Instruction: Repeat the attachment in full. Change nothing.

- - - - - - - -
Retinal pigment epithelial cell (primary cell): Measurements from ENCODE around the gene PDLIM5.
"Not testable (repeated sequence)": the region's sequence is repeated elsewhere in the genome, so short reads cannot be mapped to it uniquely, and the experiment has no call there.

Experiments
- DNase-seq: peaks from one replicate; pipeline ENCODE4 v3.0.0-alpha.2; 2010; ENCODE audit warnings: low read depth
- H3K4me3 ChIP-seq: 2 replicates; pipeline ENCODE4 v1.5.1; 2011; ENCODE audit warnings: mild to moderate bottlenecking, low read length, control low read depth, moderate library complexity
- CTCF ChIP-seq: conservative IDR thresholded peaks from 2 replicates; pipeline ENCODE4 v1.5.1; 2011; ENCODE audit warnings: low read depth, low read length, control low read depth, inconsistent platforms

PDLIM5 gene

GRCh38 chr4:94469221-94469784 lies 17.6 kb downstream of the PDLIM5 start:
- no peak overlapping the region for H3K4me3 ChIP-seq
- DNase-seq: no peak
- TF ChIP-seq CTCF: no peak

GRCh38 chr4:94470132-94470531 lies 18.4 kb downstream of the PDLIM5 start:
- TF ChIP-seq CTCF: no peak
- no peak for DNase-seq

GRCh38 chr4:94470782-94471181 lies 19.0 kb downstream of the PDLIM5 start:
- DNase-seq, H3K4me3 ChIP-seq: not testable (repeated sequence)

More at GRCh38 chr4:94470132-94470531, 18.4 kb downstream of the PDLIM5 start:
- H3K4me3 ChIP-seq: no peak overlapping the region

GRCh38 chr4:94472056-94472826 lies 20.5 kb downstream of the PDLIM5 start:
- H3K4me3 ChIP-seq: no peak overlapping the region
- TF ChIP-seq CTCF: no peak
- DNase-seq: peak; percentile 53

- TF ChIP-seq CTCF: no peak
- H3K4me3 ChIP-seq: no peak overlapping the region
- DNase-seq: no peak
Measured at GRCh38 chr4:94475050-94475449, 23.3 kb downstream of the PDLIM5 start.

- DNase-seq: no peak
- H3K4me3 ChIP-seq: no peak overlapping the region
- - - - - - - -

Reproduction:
Retinal pigment epithelial cell (primary cell): Measurements from ENCODE around the gene PDLIM5.
"Not testable (repeated sequence)": the region's sequence is repeated elsewhere in the genome, so short reads cannot be mapped to it uniquely, and the experiment has no call there.

Experiments
- DNase-seq: peaks from one replicate; pipeline ENCODE4 v3.0.0-alpha.2; 2010; ENCODE audit warnings: low read depth
- H3K4me3 ChIP-seq: 2 replicates; pipeline ENCODE4 v1.5.1; 2011; ENCODE audit warnings: mild to moderate bottlenecking, low read length, control low read depth, moderate library complexity
- CTCF ChIP-seq: conservative IDR thresholded peaks from 2 replicates; pipeline ENCODE4 v1.5.1; 2011; ENCODE audit warnings: low read depth, low read length, control low read depth, inconsistent platforms

PDLIM5 gene

GRCh38 chr4:94469221-94469784 lies 17.6 kb downstream of the PDLIM5 start:
- no peak overlapping the region for H3K4me3 ChIP-seq
- DNase-seq: no peak
- TF ChIP-seq CTCF: no peak

GRCh38 chr4:94470132-94470531 lies 18.4 kb downstream of the PDLIM5 start:
- TF ChIP-seq CTCF: no peak
- no peak for DNase-seq

GRCh38 chr4:94470782-94471181 lies 19.0 kb downstream of the PDLIM5 start:
- DNase-seq, H3K4me3 ChIP-seq: not testable (repeated sequence)

More at GRCh38 chr4:94470132-94470531, 18.4 kb downstream of the PDLIM5 start:
- H3K4me3 ChIP-seq: no peak overlapping the region

GRCh38 chr4:94472056-94472826 lies 20.5 kb downstream of the PDLIM5 start:
- H3K4me3 ChIP-seq: no peak overlapping the region
- TF ChIP-seq CTCF: no peak
- DNase-seq: peak; percentile 53

- TF ChIP-seq CTCF: no peak
- H3K4me3 ChIP-seq: no peak overlapping the region
- DNase-seq: no peak
Measured at GRCh38 chr4:94475050-94475449, 23.3 kb downstream of the PDLIM5 start.

- DNase-seq: no peak
- H3K4me3 ChIP-seq: no peak overlapping the region